Everything Allie does is “quilt related.” An avid gardener, Allie says she gets inspiration for her stained glass effect quilts “absolutely 100%” from her garden. The fabrics she uses reflect and express the colors and forms that she sees there.  “My quilts look like my garden and my garden looks like my quilts. The line is totally blurred…” confides Allie.

Allie also is an avid traveler. The farthest she has traveled was to Varanasi, India, where she bought the most beautiful jacquard silks in the world.  She is excited to be returning back to India this winter to study Indian quilts and handcrafts. 

Allie enjoys teaching, sharing with her students new concepts and skills, and watching them take off with what they are learning. While Allie will be sharing the various and wide interpretations of stained glass quilting, she hope her students will  leave her classes with smiles, great memories, and increased confidence and enthusiasm for their work. 

What is Allie’s best quilting tip? “Practice, practice, practice.  Think of your quilting the same way as playing a musical instrument.  There are skills to learn, craft techniques to perfect, ideas to jam with…. but the bottom line is, it takes practice to be able to do what you want to do.  Get it in your hands. Have discipline.  And play your heart out.”

To learn more about Allie, follow her on her blog.

Meet Road 2018 New Vendor: Traditional Primitives

A Midwest business, Traditional Primitives is looking forward to coming to beautiful Southern California in January to share their products with the guests at Road to California.

Owner Missie Carpenter alternated between two hobbies in the 80’s: quilting and English smocking. In the mid-90’s, she became totally devoted to her quilting, enjoying small stitching groups in the towns she has lived in across the Midwest.

Traditional Primitives began when, out of necessity, Missie created an original tote for carrying sewing supplies. Her family’s pup, Ginger, loved to find sewing goodies in her basket and chew on them; everything from leather thimbles to spools of thread and even some of the fabric she was sewing with.  Thanks to Ginger, the Sewing Bee Binder, a zip up tote for sewing supplies, was created.  When Missie took the binder to sewing groups and quilt shops, people began asking her for the pattern.  Those requests started a “very tiny business” which grew to her larger business today. Traditional Primitives offers not only original patterns for quilting, punchneedle and wool appliqué’, but also some original notions that make English Paper Piecing “so much more precise and quick.”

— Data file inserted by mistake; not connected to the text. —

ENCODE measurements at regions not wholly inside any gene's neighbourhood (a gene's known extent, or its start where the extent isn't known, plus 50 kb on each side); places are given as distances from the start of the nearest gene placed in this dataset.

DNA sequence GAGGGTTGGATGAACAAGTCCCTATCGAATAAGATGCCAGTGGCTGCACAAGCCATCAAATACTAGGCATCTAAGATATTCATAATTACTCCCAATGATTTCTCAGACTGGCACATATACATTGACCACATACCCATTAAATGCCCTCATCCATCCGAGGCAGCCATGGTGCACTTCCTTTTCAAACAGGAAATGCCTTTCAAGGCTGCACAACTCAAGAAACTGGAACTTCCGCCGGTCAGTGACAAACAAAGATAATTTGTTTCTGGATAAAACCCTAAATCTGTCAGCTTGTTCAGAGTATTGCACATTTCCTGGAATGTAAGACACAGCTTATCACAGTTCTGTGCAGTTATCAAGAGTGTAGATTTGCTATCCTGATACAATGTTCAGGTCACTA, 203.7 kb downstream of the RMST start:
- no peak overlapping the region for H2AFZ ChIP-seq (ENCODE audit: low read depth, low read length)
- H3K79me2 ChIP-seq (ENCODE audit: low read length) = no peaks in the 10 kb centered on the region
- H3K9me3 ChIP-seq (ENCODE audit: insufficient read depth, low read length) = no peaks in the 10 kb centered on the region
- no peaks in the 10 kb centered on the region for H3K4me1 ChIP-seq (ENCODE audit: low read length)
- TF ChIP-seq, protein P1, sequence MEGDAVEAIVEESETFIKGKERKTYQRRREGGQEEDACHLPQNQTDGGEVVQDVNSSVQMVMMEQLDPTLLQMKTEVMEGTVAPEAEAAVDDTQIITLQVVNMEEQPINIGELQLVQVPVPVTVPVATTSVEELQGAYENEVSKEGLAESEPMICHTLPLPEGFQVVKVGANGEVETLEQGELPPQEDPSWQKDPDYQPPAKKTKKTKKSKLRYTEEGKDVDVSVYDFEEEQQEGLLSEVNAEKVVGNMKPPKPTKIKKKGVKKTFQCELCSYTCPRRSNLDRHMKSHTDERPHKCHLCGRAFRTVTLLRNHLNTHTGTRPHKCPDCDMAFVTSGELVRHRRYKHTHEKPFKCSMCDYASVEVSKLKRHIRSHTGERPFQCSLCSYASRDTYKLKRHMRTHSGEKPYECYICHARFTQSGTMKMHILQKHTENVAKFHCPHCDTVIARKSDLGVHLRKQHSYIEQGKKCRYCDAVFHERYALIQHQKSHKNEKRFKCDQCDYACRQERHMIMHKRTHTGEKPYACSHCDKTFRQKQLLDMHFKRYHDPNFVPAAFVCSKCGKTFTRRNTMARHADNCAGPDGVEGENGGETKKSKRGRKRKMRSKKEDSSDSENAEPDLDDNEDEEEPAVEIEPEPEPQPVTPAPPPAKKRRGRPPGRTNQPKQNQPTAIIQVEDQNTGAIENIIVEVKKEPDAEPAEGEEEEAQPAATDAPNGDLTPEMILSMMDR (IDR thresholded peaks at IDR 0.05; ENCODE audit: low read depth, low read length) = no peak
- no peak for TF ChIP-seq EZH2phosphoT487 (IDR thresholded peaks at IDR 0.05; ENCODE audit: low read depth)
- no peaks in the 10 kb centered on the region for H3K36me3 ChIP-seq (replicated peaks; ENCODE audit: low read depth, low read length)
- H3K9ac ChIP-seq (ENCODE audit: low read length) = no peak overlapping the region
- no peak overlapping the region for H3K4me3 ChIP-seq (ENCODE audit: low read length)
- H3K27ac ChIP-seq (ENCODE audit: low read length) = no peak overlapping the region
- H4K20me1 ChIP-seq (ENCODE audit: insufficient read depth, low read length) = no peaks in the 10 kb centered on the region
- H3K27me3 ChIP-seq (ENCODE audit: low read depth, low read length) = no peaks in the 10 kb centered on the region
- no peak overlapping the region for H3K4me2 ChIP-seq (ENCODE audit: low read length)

What does Missie like most about her business? Sharing her technique for basting English Paper Piecing (and applique’) with starch and the notions that make it work so great.  Missie says she “loves sharing this technique with anyone who WANTS to enjoy EPP, but STRUGGLES with the basting.  It’s FUN to see them enjoy EPP due to this technique and the notions I’ve created for this purpose.”

What will Road 2018 guests be able to find at the Traditional Primitives booth?  “Lots of eye candy for those who love traditional quilts with a touch of primitive style.” Traditional Primitives works with both reproduction and traditional fabrics along with wools, adding the primitive touch. They also will be offering original punchneedle designs, wool appliqué and lots of English Paper Pieced designs along with their notions.  Items such as The Starch Brush, Fingertip Stiletto, Premium Freezer Paper and Hexie Shaped Pressing Mats.  Demonstrations will be offered throughout the show. 

To learn more about Traditional Primitive, please visit their website.

 

 

 

Meet Road 2018 Teacher Lee Chappell Monroe

Because color and value are a huge part of making a successful quilt, Lee Chappell Monroe incorporates these principles in to every class she teaches. Says Lee, “I try to intersperse color, piecing and quilting tips throughout my classes. It’s not just about learning how to make that one project, but expanding their quilting skills.”  All of Lee’s classes are very hands on. She wants all her students to have an enjoyable day and leave her class with lots of new knowledge, as well as a project they’re excited to finish.

Lee Chappell Monroe will be teaching four classes at Road 2018:

On Wednesday, 3019C  Understanding the Rainbow

Thursday, 4017C  Lulee’s Garden Quilt Pattern 

Friday, 5016C  Precision Piecing All Squared Up 

And on Saturday, 6014C  Blooming Dresdens   

Quilts are a big part of Lee’s life in Winston Salem, North Carolina. She lives in a “cute little 1929 cottage” that she loves spending time renovating and filling with quilts. Her “main partner in crime” is her pup, Mack the Chihuahua. He’s a frequent user of Lee’s quilts, taking daily naps on giant piles of quilts that Lee calls “Mount Mack.” And every year, Lee makes a quilt for her one and only “awesome” older brother.

Lee’s mother taught Lee to sew at a young age. A master garment maker and of all things, Lee refers to her mom as “The Guru.”  Lee says her mother felt sewing was an important life skill that everyone needs to master. Before quilting, Lee only sewed if she needed something. When she was moving into her first apartment, Lee wanted a patchwork quilt. She asked her mom to make it but she wasn’t interested so that was how Lee ended up making her first quilt, using her mother’s stash!!

Where does Lee find inspiration for her quilts? “Everywhere! From a walk through the neighborhood to a cool tile floor, I find inspiration all over the place. I’m never without a sketchbook.”

A lifelong learner, Lee says she loves to “take classes that are out of my comfort zone.” Once, she took a map improv class with Timna Tarr. It definitely was totally out of her comfort zone, but she loved it. She learns something new in every class she has ever taken.